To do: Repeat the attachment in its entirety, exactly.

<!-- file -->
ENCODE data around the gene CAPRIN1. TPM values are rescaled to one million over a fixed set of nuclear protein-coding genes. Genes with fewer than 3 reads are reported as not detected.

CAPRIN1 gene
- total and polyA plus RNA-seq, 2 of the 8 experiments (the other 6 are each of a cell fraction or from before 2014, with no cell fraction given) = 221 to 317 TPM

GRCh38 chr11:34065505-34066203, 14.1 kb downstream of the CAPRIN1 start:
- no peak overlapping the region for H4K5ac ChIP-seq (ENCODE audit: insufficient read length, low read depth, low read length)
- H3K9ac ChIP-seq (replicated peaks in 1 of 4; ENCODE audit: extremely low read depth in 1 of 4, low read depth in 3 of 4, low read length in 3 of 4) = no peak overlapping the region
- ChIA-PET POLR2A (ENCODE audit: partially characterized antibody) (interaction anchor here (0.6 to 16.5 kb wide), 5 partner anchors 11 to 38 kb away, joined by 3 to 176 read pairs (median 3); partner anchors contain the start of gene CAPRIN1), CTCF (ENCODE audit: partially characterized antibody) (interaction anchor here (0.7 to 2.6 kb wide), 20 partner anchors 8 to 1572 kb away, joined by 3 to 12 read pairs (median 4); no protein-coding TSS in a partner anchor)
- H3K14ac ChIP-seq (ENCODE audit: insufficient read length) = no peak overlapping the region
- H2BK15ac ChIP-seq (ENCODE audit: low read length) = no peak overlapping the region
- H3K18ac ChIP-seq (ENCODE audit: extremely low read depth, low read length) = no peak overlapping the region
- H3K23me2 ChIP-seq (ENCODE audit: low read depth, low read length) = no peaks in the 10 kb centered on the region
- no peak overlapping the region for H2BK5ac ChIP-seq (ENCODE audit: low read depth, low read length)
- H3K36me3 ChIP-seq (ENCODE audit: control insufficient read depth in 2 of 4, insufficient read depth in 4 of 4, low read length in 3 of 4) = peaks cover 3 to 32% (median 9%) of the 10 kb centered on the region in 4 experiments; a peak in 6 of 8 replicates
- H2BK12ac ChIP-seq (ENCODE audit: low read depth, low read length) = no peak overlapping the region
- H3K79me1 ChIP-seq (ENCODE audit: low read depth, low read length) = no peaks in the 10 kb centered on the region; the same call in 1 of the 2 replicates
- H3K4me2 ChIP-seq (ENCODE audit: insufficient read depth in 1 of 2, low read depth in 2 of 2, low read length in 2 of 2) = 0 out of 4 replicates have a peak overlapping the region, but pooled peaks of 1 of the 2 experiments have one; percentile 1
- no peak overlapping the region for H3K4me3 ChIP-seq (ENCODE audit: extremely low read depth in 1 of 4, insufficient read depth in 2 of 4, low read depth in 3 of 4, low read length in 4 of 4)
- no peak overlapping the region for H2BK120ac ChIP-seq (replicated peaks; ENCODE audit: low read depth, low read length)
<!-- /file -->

ENCODE data around the gene CAPRIN1. TPM values are rescaled to one million over a fixed set of nuclear protein-coding genes. Genes with fewer than 3 reads are reported as not detected.

CAPRIN1 gene
- total and polyA plus RNA-seq, 2 of the 8 experiments (the other 6 are each of a cell fraction or from before 2014, with no cell fraction given) = 221 to 317 TPM

GRCh38 chr11:34065505-34066203, 14.1 kb downstream of the CAPRIN1 start:
- no peak overlapping the region for H4K5ac ChIP-seq (ENCODE audit: insufficient read length, low read depth, low read length)
- H3K9ac ChIP-seq (replicated peaks in 1 of 4; ENCODE audit: extremely low read depth in 1 of 4, low read depth in 3 of 4, low read length in 3 of 4) = no peak overlapping the region
- ChIA-PET POLR2A (ENCODE audit: partially characterized antibody) (interaction anchor here (0.6 to 16.5 kb wide), 5 partner anchors 11 to 38 kb away, joined by 3 to 176 read pairs (median 3); partner anchors contain the start of gene CAPRIN1), CTCF (ENCODE audit: partially characterized antibody) (interaction anchor here (0.7 to 2.6 kb wide), 20 partner anchors 8 to 1572 kb away, joined by 3 to 12 read pairs (median 4); no protein-coding TSS in a partner anchor)
- H3K14ac ChIP-seq (ENCODE audit: insufficient read length) = no peak overlapping the region
- H2BK15ac ChIP-seq (ENCODE audit: low read length) = no peak overlapping the region
- H3K18ac ChIP-seq (ENCODE audit: extremely low read depth, low read length) = no peak overlapping the region
- H3K23me2 ChIP-seq (ENCODE audit: low read depth, low read length) = no peaks in the 10 kb centered on the region
- no peak overlapping the region for H2BK5ac ChIP-seq (ENCODE audit: low read depth, low read length)
- H3K36me3 ChIP-seq (ENCODE audit: control insufficient read depth in 2 of 4, insufficient read depth in 4 of 4, low read length in 3 of 4) = peaks cover 3 to 32% (median 9%) of the 10 kb centered on the region in 4 experiments; a peak in 6 of 8 replicates
- H2BK12ac ChIP-seq (ENCODE audit: low read depth, low read length) = no peak overlapping the region
- H3K79me1 ChIP-seq (ENCODE audit: low read depth, low read length) = no peaks in the 10 kb centered on the region; the same call in 1 of the 2 replicates
- H3K4me2 ChIP-seq (ENCODE audit: insufficient read depth in 1 of 2, low read depth in 2 of 2, low read length in 2 of 2) = 0 out of 4 replicates have a peak overlapping the region, but pooled peaks of 1 of the 2 experiments have one; percentile 1
- no peak overlapping the region for H3K4me3 ChIP-seq (ENCODE audit: extremely low read depth in 1 of 4, insufficient read depth in 2 of 4, low read depth in 3 of 4, low read length in 4 of 4)
- no peak overlapping the region for H2BK120ac ChIP-seq (replicated peaks; ENCODE audit: low read depth, low read length)